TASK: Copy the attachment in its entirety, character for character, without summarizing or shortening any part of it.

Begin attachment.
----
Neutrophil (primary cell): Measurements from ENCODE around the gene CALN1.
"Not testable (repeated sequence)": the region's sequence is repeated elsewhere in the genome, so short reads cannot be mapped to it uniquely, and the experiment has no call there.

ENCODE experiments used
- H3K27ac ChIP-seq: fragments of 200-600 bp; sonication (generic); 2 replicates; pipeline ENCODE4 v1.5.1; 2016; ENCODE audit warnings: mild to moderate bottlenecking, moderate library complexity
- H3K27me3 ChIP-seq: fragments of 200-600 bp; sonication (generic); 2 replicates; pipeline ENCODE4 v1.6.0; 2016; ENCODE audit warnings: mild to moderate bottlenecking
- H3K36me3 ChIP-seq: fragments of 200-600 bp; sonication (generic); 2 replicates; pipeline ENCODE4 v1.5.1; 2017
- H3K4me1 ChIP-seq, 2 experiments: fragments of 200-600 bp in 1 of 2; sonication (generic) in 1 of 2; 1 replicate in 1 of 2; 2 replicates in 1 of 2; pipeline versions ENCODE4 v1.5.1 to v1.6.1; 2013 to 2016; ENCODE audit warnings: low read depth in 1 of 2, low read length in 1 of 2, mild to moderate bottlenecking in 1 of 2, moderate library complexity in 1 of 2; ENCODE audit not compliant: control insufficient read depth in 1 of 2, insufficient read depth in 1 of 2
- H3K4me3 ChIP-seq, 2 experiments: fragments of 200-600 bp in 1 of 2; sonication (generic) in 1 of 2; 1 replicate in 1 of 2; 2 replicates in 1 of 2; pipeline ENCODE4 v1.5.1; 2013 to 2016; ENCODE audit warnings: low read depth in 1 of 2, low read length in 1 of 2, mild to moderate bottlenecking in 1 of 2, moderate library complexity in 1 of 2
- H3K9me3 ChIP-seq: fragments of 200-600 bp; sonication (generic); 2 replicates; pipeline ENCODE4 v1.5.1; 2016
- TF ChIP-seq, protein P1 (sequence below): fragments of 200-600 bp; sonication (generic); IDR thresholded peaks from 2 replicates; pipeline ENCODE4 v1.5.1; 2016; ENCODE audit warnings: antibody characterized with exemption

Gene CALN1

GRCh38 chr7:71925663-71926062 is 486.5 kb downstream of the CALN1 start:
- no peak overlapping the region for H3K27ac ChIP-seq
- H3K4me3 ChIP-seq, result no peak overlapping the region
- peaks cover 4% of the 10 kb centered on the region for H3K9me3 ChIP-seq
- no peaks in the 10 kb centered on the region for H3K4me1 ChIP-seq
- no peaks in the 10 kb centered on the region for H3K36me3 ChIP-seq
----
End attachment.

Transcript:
Neutrophil (primary cell): Measurements from ENCODE around the gene CALN1.
"Not testable (repeated sequence)": the region's sequence is repeated elsewhere in the genome, so short reads cannot be mapped to it uniquely, and the experiment has no call there.

ENCODE experiments used
- H3K27ac ChIP-seq: fragments of 200-600 bp; sonication (generic); 2 replicates; pipeline ENCODE4 v1.5.1; 2016; ENCODE audit warnings: mild to moderate bottlenecking, moderate library complexity
- H3K27me3 ChIP-seq: fragments of 200-600 bp; sonication (generic); 2 replicates; pipeline ENCODE4 v1.6.0; 2016; ENCODE audit warnings: mild to moderate bottlenecking
- H3K36me3 ChIP-seq: fragments of 200-600 bp; sonication (generic); 2 replicates; pipeline ENCODE4 v1.5.1; 2017
- H3K4me1 ChIP-seq, 2 experiments: fragments of 200-600 bp in 1 of 2; sonication (generic) in 1 of 2; 1 replicate in 1 of 2; 2 replicates in 1 of 2; pipeline versions ENCODE4 v1.5.1 to v1.6.1; 2013 to 2016; ENCODE audit warnings: low read depth in 1 of 2, low read length in 1 of 2, mild to moderate bottlenecking in 1 of 2, moderate library complexity in 1 of 2; ENCODE audit not compliant: control insufficient read depth in 1 of 2, insufficient read depth in 1 of 2
- H3K4me3 ChIP-seq, 2 experiments: fragments of 200-600 bp in 1 of 2; sonication (generic) in 1 of 2; 1 replicate in 1 of 2; 2 replicates in 1 of 2; pipeline ENCODE4 v1.5.1; 2013 to 2016; ENCODE audit warnings: low read depth in 1 of 2, low read length in 1 of 2, mild to moderate bottlenecking in 1 of 2, moderate library complexity in 1 of 2
- H3K9me3 ChIP-seq: fragments of 200-600 bp; sonication (generic); 2 replicates; pipeline ENCODE4 v1.5.1; 2016
- TF ChIP-seq, protein P1 (sequence below): fragments of 200-600 bp; sonication (generic); IDR thresholded peaks from 2 replicates; pipeline ENCODE4 v1.5.1; 2016; ENCODE audit warnings: antibody characterized with exemption

Gene CALN1

GRCh38 chr7:71925663-71926062 is 486.5 kb downstream of the CALN1 start:
- no peak overlapping the region for H3K27ac ChIP-seq
- H3K4me3 ChIP-seq, result no peak overlapping the region
- peaks cover 4% of the 10 kb centered on the region for H3K9me3 ChIP-seq
- no peaks in the 10 kb centered on the region for H3K4me1 ChIP-seq
- no peaks in the 10 kb centered on the region for H3K36me3 ChIP-seq